It’s been almost a week now since we’ve returned from the Alaska High Adventure trip.  I wanted to share some pics of our intrepid crew and highlights from the trip.  This is just a small sample (click to view).  We have yet to pool our photos, may have a slideshow at a meeting in September, and expect there will be written stories about the trip’s adventures for the Troop’s newsletter this fall.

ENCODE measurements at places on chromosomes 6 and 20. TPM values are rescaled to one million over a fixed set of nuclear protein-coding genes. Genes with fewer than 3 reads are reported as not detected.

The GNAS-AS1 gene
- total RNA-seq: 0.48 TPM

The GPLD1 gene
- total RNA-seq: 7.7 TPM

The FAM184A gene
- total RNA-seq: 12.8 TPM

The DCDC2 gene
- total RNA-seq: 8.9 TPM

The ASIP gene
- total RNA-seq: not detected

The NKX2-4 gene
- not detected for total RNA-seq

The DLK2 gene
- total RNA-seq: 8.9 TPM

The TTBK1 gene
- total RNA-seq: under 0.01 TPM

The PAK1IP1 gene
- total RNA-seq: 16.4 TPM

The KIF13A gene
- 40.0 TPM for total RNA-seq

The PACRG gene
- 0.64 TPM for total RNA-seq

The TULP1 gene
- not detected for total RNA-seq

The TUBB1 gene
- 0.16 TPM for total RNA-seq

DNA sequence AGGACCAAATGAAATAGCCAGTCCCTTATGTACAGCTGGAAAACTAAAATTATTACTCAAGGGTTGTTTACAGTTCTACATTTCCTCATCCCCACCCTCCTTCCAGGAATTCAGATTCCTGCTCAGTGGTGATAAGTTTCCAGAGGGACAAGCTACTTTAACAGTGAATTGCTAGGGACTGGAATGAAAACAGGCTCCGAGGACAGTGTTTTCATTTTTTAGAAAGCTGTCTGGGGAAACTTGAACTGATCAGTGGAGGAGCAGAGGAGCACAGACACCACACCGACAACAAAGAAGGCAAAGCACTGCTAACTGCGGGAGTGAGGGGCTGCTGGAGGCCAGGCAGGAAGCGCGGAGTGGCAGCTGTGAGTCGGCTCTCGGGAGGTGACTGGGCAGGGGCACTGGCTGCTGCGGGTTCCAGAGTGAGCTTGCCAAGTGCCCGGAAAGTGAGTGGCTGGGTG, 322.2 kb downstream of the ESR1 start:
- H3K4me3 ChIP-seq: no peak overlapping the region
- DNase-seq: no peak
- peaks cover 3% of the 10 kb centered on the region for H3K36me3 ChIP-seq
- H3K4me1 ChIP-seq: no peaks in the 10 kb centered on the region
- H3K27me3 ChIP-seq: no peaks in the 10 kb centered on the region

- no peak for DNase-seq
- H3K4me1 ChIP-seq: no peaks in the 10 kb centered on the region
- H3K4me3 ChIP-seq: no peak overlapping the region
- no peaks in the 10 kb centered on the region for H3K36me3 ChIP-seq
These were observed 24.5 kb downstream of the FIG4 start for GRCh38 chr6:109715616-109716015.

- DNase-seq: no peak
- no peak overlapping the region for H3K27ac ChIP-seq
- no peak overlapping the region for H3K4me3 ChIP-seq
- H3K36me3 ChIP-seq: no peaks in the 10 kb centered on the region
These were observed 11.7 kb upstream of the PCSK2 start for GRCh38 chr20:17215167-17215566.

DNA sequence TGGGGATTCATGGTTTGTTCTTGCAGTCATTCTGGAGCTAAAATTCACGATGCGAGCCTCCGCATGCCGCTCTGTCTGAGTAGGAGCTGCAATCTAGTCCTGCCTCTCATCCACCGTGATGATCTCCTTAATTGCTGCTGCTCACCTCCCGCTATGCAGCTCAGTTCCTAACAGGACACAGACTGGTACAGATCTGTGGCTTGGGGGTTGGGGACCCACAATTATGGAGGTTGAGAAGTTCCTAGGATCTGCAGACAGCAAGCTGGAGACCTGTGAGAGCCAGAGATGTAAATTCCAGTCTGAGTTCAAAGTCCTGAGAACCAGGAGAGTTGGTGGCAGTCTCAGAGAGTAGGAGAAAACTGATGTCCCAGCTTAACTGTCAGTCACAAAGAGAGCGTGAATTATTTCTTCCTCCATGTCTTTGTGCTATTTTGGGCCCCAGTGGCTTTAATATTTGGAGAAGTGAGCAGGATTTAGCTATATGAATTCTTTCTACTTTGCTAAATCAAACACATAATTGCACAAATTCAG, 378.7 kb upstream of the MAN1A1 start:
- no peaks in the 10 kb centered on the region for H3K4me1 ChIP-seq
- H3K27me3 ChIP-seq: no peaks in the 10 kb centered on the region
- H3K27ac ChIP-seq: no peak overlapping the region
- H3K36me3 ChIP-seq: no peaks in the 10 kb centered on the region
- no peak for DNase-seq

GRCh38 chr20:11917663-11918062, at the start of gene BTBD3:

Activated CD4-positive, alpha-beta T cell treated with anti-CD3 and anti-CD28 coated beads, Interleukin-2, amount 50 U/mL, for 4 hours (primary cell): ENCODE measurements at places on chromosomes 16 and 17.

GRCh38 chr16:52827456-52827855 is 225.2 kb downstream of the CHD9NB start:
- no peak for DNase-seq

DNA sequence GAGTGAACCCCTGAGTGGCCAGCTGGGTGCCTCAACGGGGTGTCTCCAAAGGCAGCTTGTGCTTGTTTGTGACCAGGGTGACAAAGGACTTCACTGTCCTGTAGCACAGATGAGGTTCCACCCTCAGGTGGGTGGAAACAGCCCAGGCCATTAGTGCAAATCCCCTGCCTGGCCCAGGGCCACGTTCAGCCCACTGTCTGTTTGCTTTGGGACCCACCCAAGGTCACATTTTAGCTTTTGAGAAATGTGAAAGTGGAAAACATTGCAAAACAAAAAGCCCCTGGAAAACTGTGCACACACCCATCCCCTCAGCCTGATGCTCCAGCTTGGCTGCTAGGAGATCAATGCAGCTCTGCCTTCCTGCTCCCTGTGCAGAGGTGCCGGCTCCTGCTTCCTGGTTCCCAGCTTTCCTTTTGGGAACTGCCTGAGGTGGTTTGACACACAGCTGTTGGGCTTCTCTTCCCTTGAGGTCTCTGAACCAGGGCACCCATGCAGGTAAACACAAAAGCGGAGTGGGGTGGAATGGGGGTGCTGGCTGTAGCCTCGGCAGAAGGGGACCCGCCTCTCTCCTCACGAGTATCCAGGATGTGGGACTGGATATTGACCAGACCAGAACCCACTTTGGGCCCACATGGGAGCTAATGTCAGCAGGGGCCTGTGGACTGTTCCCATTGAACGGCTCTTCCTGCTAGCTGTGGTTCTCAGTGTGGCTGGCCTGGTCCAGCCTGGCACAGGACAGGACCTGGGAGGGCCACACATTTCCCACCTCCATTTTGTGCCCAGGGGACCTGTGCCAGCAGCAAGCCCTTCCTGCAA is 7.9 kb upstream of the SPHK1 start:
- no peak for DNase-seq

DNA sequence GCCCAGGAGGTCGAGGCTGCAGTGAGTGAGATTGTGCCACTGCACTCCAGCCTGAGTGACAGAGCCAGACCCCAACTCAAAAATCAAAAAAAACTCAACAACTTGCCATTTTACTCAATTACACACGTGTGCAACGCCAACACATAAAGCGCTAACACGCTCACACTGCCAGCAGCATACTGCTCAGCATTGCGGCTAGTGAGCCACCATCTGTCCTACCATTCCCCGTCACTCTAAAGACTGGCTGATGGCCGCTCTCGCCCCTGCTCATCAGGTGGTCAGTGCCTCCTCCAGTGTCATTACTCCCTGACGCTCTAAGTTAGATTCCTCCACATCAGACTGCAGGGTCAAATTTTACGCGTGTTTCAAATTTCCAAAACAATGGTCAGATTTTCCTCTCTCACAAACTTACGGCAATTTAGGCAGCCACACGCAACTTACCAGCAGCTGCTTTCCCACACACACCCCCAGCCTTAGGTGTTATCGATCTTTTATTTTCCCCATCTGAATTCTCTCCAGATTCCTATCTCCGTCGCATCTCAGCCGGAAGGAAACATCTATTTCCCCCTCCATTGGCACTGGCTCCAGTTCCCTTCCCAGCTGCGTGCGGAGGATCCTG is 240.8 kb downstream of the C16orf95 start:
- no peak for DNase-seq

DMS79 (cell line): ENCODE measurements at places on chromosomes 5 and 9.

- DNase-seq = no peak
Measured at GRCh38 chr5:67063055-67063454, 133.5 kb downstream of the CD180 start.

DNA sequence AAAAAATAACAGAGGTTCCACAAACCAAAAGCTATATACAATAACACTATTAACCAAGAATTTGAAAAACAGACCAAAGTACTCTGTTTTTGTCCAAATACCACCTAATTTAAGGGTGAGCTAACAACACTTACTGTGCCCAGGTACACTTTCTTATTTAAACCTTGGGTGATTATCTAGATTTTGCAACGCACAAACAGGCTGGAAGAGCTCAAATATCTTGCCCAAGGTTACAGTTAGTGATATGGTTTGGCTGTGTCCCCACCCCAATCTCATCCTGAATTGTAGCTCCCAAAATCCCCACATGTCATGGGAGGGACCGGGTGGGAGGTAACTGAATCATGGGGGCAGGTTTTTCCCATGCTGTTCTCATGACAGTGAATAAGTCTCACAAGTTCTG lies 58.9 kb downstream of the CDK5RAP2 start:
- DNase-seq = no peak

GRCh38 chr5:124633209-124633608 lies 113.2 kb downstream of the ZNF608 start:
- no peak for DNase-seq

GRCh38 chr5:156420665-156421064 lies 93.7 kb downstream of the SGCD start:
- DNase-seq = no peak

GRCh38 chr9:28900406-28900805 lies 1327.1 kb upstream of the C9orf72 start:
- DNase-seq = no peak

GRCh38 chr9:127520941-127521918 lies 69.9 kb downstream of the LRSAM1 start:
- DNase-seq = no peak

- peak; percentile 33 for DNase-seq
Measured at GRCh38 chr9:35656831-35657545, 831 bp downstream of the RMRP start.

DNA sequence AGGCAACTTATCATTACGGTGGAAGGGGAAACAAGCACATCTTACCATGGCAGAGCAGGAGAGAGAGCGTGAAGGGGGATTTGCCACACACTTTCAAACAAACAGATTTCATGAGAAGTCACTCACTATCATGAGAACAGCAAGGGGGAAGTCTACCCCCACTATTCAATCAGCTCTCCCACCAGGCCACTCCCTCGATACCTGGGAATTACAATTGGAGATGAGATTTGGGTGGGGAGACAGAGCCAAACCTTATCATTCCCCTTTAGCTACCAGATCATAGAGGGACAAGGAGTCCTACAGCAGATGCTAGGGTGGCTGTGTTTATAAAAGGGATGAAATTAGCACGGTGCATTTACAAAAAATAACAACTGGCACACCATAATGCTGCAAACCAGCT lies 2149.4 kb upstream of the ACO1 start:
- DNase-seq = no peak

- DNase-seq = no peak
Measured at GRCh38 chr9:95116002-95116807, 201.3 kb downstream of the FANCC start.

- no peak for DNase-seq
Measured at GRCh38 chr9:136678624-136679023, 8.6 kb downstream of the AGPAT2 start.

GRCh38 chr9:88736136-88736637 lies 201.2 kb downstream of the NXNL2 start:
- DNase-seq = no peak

The fabulous guides and staff from Midnight Sun Council in Fairbanks hosted 6 scouts and 4 scouters from Troop 104 and Crew 104.  The group earned the 50-Miler Award while backpacking and canoeing.  We were fortunate to have Lost Lake Scout Camp, the council’s own ‘Wolfeboro’ all to ourselves as a base for our wilderness excursions, complete with a lake teeming with fish.  We hiked above the treeline for the most part, surrounded by caribou, and climbed to the craggy top of Pinnell Mtn, with sweeping views in all directions of the White Mountains.  The subarctic alpine tundra surely is the most beautiful and varied flora one can ever see.  We spent two days paddling.  The Tanana River was wide and wild, and the Clearwater calm and crystal clear with grayling hugging the bottom (we caught some!).  We hiked to two glaciers, the Castner and Gulkana and camped in the Amphitheater Mtns, surrounded by snow-covered peaks.  The salmon and caribou in this area, the Tangle Lakes Archaeological District, has supported human occupation and hunting for the past 10,000 years.  We learned a lot about Alaska, its history and peoples as we visited three museums in Fairbanks, and also went on a sternwheeler riverboat cruise in Fairbanks, where we were able to get off and visit a recreated Athabascan fish camp and village and play with sled dogs.  Lots more pics and tales to share … !